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Preschooler Nutritional Needs

Mommy Nature's Preschool Blog

 I canít get my child to eat, much less to eat healthy!  As a parent, you have probably expressed this frustration.  We’re concerned about what our children watch on TV, how much sun they get, and medicines they are prescribed.  It’s only natural to be concerned about their diets.  Generally, the basic eating habits your child learns as a preschooler will remain lifetime eating habits, so read on for tips on feeding your youngster (and family!) a healthy diet.  

Caring for Your Baby and Child:  Birth to Age 5 by the American Academy of Pediatrics states, “Your child’s diet will balance out over several days if you make a range of wholesome foods available and don’t pressure one at any given time.”  Obviously, if you only offer doughnuts and fries, your child will be unable to compose a balanced diet as his or her body dictates.  If you're not only concerned with what but how much your young child eats, contains
detailed information on appropriate infant and child serving sizes from birth to age 12.  

Family Eating Tips:
In his book, 8 Weeks to Optimum Health, Dr. Andrew Weil lays out a plan for healthy eating appropriate for the whole family.  He first suggests throwing out solid vegetable shortenings and anything containing partially hydrogenated oils (as they contain trans-fatty acids, believed to clog arteries and encourage cancer, among other things) and cottonseed oil (due to its high levels of pesticides).  Good label reading reveals the latter two ingredients hide in most baked goods.                  

Babies 0-12 months rely on breast milk or formula to provide all (from 0 to 4-6 months) or most (from 6-12 months) of their required vitamins and minerals.  Regardless of what Aunt Minnie may tell you, your baby will not sleep better with cereal in his/her stomach before 4 months.  Actually, that situation could endanger your child.  Your child's biological clock is set to wake him or her for feedings every 1 to 3 - 4 hours, so as to ensure adequate vitamins and minerals are taken in as well as to discourage dehydration.  

Children from 1-2 have begun eating solids but require a mere 1,000 calories a day!  The appetite now adjusts itself to coincide with a slowed growth rate during the second year.  Expect erratic eating also.  One meal your child may seem starved, eating everything offered including seconds; the next few he or she may eat only a bite or two of a favorite food, if you’re lucky!  Due to the independent nature of the toddler, he or she may be more excited about eating if allowed to feed him/herself finger foods.  Continue offering 3 meals a day with snacks spaced throughout and breastfeeding/formula/milk as appropriate for your situation – following your doctor’s advice, of course.  As far as serving sizes, the USDA states, "From the time an infant starts solids (4 to 6 months of age) until the age of 6, the recommended serving size for fruits and vegetables is one tablespoon per each year of life.  After age 6, the recommended three or more servings of vegetables and two or more servings of fruit per day is based on a one-half cup serving size, which is the same serving size for adults."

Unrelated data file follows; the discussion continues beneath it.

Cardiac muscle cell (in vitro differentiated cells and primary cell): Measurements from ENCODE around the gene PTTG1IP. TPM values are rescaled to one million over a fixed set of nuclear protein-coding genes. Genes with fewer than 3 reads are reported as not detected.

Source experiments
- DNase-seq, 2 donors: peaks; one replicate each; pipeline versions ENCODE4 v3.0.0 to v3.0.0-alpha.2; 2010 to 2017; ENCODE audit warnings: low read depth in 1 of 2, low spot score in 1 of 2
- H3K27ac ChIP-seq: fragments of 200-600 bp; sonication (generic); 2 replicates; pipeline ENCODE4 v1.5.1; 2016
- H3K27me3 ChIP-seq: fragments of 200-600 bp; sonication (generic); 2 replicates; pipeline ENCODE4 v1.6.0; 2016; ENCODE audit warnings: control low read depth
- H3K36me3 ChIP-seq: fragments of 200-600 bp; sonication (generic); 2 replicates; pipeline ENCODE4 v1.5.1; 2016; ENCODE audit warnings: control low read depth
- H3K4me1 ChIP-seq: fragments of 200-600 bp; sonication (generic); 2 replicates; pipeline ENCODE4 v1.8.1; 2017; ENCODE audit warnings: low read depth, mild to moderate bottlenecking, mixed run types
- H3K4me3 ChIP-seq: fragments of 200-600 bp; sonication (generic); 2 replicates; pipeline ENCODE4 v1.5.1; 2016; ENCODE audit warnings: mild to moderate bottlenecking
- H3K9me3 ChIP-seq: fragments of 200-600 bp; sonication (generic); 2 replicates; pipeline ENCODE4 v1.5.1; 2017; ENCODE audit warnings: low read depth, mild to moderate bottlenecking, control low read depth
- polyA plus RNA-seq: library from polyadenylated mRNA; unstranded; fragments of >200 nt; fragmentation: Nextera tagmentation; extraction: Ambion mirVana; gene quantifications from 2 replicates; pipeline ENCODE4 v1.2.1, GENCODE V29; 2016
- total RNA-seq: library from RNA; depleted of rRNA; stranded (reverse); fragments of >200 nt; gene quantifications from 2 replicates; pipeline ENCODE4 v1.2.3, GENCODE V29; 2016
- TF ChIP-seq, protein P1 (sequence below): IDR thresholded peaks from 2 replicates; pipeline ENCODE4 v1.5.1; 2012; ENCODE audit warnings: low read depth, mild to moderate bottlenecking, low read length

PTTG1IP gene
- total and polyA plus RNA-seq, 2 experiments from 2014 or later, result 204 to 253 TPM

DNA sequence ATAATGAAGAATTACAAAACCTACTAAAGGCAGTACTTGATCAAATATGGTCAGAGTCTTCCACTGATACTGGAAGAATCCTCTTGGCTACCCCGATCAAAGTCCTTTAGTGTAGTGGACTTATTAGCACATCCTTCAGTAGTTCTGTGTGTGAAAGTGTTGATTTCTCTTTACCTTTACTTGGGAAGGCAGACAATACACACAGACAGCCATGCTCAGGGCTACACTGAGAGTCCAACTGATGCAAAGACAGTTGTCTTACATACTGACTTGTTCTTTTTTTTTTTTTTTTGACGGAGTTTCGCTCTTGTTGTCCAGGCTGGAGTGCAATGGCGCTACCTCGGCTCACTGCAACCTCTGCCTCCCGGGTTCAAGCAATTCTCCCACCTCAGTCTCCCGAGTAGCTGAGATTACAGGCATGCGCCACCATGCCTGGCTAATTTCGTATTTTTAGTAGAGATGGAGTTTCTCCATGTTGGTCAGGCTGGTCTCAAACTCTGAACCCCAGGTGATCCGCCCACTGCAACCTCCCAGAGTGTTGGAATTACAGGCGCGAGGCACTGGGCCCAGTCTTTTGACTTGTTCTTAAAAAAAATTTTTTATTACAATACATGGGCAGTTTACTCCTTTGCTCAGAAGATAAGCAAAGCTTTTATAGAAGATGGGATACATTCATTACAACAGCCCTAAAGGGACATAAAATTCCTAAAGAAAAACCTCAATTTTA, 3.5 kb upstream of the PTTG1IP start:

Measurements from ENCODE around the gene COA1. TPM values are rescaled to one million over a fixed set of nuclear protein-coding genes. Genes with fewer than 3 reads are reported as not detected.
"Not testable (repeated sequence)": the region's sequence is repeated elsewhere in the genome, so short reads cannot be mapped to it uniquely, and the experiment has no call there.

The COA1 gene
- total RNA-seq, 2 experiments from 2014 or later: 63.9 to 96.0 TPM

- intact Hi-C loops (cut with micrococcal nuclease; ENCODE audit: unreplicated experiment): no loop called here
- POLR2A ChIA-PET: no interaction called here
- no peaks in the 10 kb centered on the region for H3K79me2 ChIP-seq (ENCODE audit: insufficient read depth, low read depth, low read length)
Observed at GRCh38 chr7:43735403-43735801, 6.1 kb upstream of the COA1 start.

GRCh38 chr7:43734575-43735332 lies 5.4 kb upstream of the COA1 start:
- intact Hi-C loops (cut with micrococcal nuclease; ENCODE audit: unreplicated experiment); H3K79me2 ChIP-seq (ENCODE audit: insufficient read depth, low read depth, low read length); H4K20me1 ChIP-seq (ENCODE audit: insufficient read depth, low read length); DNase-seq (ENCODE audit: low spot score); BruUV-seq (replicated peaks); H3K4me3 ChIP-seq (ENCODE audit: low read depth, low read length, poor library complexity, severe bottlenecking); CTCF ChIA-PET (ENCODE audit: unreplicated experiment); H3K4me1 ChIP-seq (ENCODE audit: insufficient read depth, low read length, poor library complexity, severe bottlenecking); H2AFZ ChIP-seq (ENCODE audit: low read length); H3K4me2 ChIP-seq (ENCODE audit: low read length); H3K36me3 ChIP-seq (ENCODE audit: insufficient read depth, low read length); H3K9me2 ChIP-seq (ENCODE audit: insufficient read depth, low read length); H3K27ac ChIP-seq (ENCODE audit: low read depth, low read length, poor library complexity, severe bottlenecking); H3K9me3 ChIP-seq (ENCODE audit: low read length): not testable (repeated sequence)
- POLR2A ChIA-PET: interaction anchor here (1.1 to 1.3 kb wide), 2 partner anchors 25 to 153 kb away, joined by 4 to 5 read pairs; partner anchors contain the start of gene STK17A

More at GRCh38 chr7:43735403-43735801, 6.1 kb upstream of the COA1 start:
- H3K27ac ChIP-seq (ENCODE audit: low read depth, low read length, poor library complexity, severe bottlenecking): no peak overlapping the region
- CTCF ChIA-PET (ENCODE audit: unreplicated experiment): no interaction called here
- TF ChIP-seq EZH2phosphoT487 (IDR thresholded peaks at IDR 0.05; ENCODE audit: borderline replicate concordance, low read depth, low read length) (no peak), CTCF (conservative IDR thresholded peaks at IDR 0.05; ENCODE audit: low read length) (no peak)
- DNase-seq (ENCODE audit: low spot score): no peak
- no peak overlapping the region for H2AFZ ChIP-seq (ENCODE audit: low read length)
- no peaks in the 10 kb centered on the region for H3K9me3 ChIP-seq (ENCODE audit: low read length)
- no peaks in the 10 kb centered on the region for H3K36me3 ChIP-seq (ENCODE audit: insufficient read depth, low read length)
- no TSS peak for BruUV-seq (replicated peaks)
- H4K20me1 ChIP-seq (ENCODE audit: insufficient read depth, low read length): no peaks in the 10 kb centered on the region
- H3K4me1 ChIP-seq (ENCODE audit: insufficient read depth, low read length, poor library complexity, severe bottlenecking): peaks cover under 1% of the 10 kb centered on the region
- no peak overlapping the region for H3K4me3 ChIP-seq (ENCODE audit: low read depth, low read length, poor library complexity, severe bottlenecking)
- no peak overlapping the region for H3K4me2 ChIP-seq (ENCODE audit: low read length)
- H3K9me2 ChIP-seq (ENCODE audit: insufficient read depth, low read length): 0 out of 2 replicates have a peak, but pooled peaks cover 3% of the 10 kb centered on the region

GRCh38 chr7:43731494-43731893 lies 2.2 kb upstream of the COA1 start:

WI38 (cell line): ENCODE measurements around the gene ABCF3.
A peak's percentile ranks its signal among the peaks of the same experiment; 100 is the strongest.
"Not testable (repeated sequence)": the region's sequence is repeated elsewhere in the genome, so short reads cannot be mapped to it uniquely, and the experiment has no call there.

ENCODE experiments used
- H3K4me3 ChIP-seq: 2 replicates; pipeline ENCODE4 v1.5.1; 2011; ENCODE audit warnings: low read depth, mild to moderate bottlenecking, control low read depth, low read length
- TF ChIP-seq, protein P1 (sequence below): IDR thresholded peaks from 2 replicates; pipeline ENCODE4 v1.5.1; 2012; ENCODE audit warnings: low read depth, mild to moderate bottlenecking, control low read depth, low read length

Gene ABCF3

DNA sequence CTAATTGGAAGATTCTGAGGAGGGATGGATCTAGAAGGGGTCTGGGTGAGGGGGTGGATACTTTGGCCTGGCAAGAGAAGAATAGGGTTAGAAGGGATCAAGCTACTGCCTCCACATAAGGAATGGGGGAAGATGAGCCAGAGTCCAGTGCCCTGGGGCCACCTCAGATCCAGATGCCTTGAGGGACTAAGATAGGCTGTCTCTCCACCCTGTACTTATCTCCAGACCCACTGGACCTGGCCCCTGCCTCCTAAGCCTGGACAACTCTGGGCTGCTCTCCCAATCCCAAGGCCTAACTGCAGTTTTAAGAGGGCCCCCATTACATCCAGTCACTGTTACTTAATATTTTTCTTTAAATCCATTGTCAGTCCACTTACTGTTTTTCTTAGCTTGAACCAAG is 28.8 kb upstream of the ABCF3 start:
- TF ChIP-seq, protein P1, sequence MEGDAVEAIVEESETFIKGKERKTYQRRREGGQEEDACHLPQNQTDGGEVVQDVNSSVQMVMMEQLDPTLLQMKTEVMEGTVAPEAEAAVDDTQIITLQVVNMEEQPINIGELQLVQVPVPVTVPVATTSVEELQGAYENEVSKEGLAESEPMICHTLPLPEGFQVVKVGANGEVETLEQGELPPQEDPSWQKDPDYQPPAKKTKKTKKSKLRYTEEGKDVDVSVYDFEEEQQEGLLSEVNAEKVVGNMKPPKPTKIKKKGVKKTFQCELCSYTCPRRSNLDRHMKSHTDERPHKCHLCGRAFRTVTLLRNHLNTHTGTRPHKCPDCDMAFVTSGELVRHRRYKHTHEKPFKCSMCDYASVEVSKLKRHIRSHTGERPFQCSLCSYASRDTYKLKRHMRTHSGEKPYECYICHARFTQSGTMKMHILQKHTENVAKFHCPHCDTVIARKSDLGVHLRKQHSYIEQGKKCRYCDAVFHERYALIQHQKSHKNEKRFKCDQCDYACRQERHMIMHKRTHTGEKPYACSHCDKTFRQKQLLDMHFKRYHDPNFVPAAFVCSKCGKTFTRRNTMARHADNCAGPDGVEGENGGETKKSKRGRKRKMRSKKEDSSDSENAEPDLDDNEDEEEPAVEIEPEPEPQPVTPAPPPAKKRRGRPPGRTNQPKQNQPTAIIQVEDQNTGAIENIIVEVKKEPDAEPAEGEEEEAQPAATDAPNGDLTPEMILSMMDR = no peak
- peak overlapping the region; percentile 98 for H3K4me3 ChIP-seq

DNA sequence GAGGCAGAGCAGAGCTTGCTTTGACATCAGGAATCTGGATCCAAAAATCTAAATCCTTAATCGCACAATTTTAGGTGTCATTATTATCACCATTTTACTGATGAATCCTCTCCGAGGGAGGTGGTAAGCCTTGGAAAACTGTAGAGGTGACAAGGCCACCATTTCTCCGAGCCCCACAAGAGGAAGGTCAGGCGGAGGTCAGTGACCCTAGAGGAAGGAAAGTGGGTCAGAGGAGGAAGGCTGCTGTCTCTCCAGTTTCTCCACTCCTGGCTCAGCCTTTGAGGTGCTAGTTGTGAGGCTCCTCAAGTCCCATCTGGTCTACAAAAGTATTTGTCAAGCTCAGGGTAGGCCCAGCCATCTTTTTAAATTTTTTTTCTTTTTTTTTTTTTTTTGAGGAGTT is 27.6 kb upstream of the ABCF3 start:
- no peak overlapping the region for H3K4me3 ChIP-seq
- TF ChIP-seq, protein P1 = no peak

Children aged 2 – 6  Below is an easy-to-read guide for toddlers and preschoolers has been created by the USDA.  

Preschooler Serving Sizes (age 2-6)

Meat/Protein Group (2 a day)
each equivalent to 1 oz. meat
2-3 ounces of cooked lean meat,
poultry, or fish
½ cup cooked dry beans, 1 egg,
2 tablespoons peanut butter
Milk Group
1 cup milk or yogurt
2 oz. cheese


Vegetable Group (3 a day)      
½ cup chopped raw or               
cooked vegetables                   
1 cup raw leafy vegetables  
Fruit Group (2 a day)
1 piece fruit or melon wedge
¾ cup juice
½ cup canned fruit
¼ cup dried fruit  
Grain Group (6 a day)
1 slice of bread
½ cup cooked rice or pasta
½ cup cooked cereal
1 ounce ready-to-eat cereal
Limit calories


Food Guide Pyramid for Preschoolers, ages 2 to 6

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Preschooler Nutritional Needs

Healthy Snacks
bread alternatives
reduce boredom): corn/flour tortillas, rice cakes, bagels,
pita bread, muffins,
whole-grain English muffins

bread spreads:
*cream cheese or plain
yogurt (stir in finely
chopped cucumbers, parsley, spinach, peaches, strawberries, or bananas)
*cottage cheese (as is or "creamed" in a blender with
*melted cheese and chopped raw spinach
*apple/pear sauce (call it apple butter!), also try blending peaches, apricots, bananas and any other soft fruit for a topping in place of jelly
*avocado sprinkled with
nutritional yeast
*natural peanut butter

Brands offering baked
goods without TFA's:
*Kashi TLC crackers
*Nature's Own  
*some Pepperidge Farm Goldfish

More Food Guide Pyramids found on the USDA's site are:

Food Guide Pyramid for the general population (pdf format)

Food Guide Pyramid - in Spanish - for the general population (pdf format)

Vegetarian Food Guide Pyramid

Native American Food Pyramid

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Preschooler Nutritional Needs

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